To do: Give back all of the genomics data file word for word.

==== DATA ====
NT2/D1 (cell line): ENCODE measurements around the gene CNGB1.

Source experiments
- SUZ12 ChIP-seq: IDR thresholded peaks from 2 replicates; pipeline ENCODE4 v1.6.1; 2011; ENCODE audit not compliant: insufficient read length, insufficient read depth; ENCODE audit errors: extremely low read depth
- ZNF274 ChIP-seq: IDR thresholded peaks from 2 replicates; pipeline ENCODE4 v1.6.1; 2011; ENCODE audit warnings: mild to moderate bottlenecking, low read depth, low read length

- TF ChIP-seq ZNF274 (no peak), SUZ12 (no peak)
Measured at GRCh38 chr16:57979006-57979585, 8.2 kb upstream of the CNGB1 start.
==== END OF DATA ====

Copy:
NT2/D1 (cell line): ENCODE measurements around the gene CNGB1.

Source experiments
- SUZ12 ChIP-seq: IDR thresholded peaks from 2 replicates; pipeline ENCODE4 v1.6.1; 2011; ENCODE audit not compliant: insufficient read length, insufficient read depth; ENCODE audit errors: extremely low read depth
- ZNF274 ChIP-seq: IDR thresholded peaks from 2 replicates; pipeline ENCODE4 v1.6.1; 2011; ENCODE audit warnings: mild to moderate bottlenecking, low read depth, low read length

- TF ChIP-seq ZNF274 (no peak), SUZ12 (no peak)
Measured at GRCh38 chr16:57979006-57979585, 8.2 kb upstream of the CNGB1 start.